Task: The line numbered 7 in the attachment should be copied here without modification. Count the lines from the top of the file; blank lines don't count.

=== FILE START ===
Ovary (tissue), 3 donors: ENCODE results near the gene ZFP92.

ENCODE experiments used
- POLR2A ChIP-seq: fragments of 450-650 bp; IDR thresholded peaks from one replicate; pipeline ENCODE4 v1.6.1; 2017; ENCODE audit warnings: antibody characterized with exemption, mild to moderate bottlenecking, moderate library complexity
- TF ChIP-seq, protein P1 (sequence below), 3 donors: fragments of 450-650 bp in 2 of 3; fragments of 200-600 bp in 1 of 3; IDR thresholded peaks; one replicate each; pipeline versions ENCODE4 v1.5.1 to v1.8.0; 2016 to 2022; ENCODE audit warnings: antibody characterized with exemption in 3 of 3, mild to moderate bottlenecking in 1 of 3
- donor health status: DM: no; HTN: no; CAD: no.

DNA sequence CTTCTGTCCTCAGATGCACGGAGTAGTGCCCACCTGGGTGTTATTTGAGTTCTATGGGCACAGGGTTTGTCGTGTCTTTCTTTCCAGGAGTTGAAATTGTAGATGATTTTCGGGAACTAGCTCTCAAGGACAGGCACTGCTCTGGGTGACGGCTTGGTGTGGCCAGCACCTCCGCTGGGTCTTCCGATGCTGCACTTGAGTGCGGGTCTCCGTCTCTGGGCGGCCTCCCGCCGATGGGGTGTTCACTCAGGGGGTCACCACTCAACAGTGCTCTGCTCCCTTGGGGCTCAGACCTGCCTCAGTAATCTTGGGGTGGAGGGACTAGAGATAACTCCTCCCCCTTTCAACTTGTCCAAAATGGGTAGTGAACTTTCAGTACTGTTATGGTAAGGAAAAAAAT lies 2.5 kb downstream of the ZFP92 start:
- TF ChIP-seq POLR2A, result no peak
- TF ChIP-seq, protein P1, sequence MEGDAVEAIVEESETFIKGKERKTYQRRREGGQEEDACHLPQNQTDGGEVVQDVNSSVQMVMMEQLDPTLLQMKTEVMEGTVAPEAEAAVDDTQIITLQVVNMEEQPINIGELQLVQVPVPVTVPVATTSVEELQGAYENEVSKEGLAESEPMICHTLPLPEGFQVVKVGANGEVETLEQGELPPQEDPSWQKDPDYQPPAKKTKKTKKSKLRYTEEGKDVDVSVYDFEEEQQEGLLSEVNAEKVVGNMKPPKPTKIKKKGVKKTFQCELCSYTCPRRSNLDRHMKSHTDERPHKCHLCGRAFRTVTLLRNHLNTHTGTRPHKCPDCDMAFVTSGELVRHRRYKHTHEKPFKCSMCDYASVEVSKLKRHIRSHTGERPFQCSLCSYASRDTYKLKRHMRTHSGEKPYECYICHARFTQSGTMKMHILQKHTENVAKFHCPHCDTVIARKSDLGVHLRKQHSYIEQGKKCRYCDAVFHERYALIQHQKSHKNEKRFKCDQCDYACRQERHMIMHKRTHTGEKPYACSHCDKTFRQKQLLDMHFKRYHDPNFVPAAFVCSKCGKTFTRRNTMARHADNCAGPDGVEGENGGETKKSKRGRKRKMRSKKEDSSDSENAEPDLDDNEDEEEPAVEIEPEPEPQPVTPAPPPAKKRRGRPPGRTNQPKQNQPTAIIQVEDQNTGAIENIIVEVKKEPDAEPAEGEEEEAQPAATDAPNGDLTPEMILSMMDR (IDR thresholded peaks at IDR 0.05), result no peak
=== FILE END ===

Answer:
- TF ChIP-seq POLR2A, result no peak